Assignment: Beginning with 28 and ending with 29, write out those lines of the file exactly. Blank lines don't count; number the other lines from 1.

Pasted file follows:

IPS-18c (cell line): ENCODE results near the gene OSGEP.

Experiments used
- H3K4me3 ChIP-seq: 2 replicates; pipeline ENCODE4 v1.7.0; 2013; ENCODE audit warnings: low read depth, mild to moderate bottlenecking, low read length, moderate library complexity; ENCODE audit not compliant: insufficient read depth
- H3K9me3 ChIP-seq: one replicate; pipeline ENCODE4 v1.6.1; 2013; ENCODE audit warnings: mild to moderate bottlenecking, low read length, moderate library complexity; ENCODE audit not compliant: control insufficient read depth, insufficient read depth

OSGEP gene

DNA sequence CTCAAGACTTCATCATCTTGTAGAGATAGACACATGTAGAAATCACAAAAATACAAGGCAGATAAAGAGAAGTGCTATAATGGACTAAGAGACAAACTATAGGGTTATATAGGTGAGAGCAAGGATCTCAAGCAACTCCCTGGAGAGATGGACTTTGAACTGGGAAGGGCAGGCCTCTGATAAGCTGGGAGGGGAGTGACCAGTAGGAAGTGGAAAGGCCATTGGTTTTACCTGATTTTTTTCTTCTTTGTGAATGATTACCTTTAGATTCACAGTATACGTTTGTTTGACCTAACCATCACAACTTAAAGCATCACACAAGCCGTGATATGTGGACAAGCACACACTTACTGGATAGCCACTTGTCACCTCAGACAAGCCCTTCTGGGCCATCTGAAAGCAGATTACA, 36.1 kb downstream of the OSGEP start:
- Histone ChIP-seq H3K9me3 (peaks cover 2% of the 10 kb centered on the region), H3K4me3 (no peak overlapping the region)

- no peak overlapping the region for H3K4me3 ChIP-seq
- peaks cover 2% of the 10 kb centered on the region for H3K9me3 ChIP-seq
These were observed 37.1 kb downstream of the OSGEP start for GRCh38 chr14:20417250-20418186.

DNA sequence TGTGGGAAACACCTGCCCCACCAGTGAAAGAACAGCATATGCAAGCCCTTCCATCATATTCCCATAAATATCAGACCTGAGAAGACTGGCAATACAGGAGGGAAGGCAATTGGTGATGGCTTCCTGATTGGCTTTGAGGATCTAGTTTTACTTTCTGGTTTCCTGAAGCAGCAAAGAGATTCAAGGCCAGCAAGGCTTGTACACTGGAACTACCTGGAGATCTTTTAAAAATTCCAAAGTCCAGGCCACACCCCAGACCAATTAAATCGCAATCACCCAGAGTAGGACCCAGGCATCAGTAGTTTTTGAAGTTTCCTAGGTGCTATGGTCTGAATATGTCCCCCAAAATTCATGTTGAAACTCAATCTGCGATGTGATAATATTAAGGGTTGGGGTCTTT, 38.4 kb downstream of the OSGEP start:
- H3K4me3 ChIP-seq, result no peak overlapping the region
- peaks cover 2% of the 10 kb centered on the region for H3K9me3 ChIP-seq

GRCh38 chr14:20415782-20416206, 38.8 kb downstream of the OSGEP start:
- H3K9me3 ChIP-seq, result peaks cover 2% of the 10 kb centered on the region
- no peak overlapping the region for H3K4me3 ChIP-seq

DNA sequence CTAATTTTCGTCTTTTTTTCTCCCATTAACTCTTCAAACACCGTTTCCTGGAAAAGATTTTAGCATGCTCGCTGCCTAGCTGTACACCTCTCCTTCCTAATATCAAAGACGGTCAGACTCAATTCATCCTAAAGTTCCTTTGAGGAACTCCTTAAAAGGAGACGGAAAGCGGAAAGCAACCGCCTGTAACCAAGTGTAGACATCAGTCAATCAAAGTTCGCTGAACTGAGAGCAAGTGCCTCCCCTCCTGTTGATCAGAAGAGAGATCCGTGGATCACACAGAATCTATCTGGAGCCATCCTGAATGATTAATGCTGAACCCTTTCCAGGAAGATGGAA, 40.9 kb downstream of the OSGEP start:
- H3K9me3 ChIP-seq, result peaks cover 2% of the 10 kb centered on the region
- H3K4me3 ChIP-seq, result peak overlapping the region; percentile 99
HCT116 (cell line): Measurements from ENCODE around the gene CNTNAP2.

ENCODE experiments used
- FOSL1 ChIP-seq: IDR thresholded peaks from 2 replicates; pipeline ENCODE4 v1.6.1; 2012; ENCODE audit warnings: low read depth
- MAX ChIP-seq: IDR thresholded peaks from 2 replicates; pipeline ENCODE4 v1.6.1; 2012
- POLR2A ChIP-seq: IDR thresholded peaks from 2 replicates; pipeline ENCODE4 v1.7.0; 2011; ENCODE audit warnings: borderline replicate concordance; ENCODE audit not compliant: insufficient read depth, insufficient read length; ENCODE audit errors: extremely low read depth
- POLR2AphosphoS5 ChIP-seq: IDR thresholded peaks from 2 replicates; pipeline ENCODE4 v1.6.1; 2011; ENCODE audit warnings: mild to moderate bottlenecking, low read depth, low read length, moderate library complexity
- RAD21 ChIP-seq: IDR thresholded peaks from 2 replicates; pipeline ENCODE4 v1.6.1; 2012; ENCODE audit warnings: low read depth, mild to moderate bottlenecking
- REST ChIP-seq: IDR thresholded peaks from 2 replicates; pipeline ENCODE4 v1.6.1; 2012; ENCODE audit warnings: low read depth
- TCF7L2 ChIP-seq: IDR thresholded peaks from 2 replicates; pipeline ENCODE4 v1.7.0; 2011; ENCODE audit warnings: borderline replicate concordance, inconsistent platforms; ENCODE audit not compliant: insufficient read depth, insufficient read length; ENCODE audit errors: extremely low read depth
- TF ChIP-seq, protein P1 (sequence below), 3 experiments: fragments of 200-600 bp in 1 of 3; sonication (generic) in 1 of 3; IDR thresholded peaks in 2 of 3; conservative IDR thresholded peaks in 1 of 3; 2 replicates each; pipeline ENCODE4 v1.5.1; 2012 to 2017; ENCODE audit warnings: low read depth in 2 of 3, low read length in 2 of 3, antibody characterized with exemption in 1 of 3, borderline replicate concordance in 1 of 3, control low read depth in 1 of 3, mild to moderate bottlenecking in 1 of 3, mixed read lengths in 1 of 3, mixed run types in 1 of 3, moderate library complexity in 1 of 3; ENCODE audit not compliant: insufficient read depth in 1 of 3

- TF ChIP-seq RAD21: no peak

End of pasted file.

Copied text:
- TCF7L2 ChIP-seq: IDR thresholded peaks from 2 replicates; pipeline ENCODE4 v1.7.0; 2011; ENCODE audit warnings: borderline replicate concordance, inconsistent platforms; ENCODE audit not compliant: insufficient read depth, insufficient read length; ENCODE audit errors: extremely low read depth
- TF ChIP-seq, protein P1 (sequence below), 3 experiments: fragments of 200-600 bp in 1 of 3; sonication (generic) in 1 of 3; IDR thresholded peaks in 2 of 3; conservative IDR thresholded peaks in 1 of 3; 2 replicates each; pipeline ENCODE4 v1.5.1; 2012 to 2017; ENCODE audit warnings: low read depth in 2 of 3, low read length in 2 of 3, antibody characterized with exemption in 1 of 3, borderline replicate concordance in 1 of 3, control low read depth in 1 of 3, mild to moderate bottlenecking in 1 of 3, mixed read lengths in 1 of 3, mixed run types in 1 of 3, moderate library complexity in 1 of 3; ENCODE audit not compliant: insufficient read depth in 1 of 3